Looking over the rim of our project tea cup.
Lately, one is hearing more and more often about Flight Levels. Especially in combination with Kanban. But what is meant by that? And more importantly, how can I use these flight levels for myself? And where do they come from? The latter question is the easiest to answer, so I start with that. There is a gentleman by the name of Klaus Leopold. He is a crazy good (Lean Kanban-)coach. (And no, I do not get any money from him for that statement, but honor to whom credit is due.) And he wrote a book called "Kanban in Practice". And there he formulated the idea of Flight Levels.
And what are these Flight Levels now?
The Flight Levels are the levels on which an organization is working and thinking. And yes, there are thousands and thousands of them. But for the sake of simplicity we are distinguishing three:
And I can hear you, project managers, all shouting, "We've had that for a long time! Project, Program, Portfolio." And at first, I felt the same way. But the Flight Levels are about more than just change. (And yet I think there are a lot of parallels between project-program-portfolio and the three Flight Levels, no question.)
For me, the Flight Levels are meant differently, wider in some parts. Or more precisely in others. I know that contradicts itself. So let us take a closer look at the three.
Just under the clouds - Portfolio Management
Of course, the top Flight Level can also be called portfolio management. But there is also a lot of strategy inside, which I do not necessarily have with Portfolio Management. (OKR - Objectives and Key Results would be the right and hip buzzword here, but I bite it back.)
Klaus Leopold is using the term Strategic Portfolio Management and to me that is actually a pretty good description of what is happening at this level. Here we can find the levels on which strategies are developed and broken down into initiatives (the next upcoming buzzword). So management work, then. In which direction are we evolving? Where are our priorities right now? In which areas do I put my resources?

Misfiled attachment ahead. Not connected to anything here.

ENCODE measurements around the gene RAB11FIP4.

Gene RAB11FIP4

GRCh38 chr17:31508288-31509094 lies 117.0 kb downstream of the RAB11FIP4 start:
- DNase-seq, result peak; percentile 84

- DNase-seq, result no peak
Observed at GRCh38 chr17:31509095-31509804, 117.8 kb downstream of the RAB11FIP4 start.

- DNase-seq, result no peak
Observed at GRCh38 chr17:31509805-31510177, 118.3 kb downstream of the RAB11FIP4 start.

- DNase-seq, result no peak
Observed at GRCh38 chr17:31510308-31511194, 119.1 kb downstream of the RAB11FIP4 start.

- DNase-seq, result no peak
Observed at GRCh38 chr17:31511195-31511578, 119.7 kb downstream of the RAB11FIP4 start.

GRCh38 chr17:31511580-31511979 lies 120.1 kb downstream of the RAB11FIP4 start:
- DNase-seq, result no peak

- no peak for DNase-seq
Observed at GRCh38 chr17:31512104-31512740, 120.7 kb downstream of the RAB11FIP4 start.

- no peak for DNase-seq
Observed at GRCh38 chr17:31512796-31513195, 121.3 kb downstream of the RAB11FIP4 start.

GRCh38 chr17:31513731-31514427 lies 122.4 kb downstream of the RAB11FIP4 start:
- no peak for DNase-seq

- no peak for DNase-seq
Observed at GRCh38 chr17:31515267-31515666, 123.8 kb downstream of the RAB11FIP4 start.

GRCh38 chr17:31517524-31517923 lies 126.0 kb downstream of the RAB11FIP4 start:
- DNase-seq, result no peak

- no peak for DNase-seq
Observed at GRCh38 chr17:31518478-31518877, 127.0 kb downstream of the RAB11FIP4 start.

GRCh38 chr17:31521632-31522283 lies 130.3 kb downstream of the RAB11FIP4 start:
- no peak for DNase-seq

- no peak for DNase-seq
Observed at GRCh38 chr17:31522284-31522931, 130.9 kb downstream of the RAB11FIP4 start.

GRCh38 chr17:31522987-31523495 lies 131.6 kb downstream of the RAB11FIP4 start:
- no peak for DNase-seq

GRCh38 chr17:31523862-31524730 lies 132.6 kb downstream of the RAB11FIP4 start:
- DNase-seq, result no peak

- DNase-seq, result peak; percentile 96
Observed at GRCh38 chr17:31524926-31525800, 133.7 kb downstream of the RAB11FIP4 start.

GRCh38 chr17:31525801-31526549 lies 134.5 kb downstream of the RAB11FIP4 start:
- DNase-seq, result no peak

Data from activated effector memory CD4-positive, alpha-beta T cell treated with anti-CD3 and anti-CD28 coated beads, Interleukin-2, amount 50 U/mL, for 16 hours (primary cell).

By the way, all these questions, topics, initiatives are in good hands when we are using a Kanban board. Talking about "visualization of my work". Sure, that seems funny at first glance. Writing the big mammoths on task sheets and move them across a whiteboard. But especially here visualization is actually an incredibly powerful tool.
About busy bees
The first ("lowest") Flight Level can certainly be seen parallel to the term "project". And I deliberately put the word "lowest" in quotation marks, because at this level the actual implementation takes place. But I can not think of a more appropriate word. After all, we are talking about altitudes here.
So projects, but also in a broader context. The headline here, we can not forget that, is Kanban. More run than change, if you like.
Klaus Leopold has a wonderful analogy that I would not want to withhold from you. If every team is responsible for one line of the keyboard and I want them to write a letter, there is nothing in it for me, if a team can press the "S" key really quickly. I need an efficient and effective interaction of the teams. Of course. Unfortunately, this is working far too rarely.
The Golden Mean
The strategy and the daily business (Flight Levels one and three) are pretty well received by most of the organizations I know. We have that under control. Only in between, something is missing pretty often. The level that translates the strategies into tasks. The big, abstract chunks divided into small, concrete work instructions. ("The mediator between the head and the hands must be the heart!", to quote Metropolis). Small companies often find this easier to achieve because a single role can often fill this level. However, this also greatly increases the risk. And at least beyond a certain size of the organization, I have to institutionalize this level.